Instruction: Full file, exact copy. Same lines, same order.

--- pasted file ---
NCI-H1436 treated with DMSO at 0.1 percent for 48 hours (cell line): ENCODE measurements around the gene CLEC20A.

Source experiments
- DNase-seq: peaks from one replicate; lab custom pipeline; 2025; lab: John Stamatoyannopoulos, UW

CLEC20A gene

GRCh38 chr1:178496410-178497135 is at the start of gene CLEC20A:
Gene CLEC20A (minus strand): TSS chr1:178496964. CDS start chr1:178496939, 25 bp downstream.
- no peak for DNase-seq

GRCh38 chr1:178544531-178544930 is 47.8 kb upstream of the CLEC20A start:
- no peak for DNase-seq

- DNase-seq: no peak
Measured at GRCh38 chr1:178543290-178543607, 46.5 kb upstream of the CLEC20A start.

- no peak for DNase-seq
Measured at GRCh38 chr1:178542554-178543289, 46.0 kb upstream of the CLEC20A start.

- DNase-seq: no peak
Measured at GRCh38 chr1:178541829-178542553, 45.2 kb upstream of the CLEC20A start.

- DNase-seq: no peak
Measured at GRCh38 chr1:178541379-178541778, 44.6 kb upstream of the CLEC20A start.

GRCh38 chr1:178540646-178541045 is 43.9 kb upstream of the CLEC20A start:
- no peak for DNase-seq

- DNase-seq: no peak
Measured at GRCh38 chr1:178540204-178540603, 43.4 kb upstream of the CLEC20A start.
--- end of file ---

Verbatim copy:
NCI-H1436 treated with DMSO at 0.1 percent for 48 hours (cell line): ENCODE measurements around the gene CLEC20A.

Source experiments
- DNase-seq: peaks from one replicate; lab custom pipeline; 2025; lab: John Stamatoyannopoulos, UW

CLEC20A gene

GRCh38 chr1:178496410-178497135 is at the start of gene CLEC20A:
Gene CLEC20A (minus strand): TSS chr1:178496964. CDS start chr1:178496939, 25 bp downstream.
- no peak for DNase-seq

GRCh38 chr1:178544531-178544930 is 47.8 kb upstream of the CLEC20A start:
- no peak for DNase-seq

- DNase-seq: no peak
Measured at GRCh38 chr1:178543290-178543607, 46.5 kb upstream of the CLEC20A start.

- no peak for DNase-seq
Measured at GRCh38 chr1:178542554-178543289, 46.0 kb upstream of the CLEC20A start.

- DNase-seq: no peak
Measured at GRCh38 chr1:178541829-178542553, 45.2 kb upstream of the CLEC20A start.

- DNase-seq: no peak
Measured at GRCh38 chr1:178541379-178541778, 44.6 kb upstream of the CLEC20A start.

GRCh38 chr1:178540646-178541045 is 43.9 kb upstream of the CLEC20A start:
- no peak for DNase-seq

- DNase-seq: no peak
Measured at GRCh38 chr1:178540204-178540603, 43.4 kb upstream of the CLEC20A start.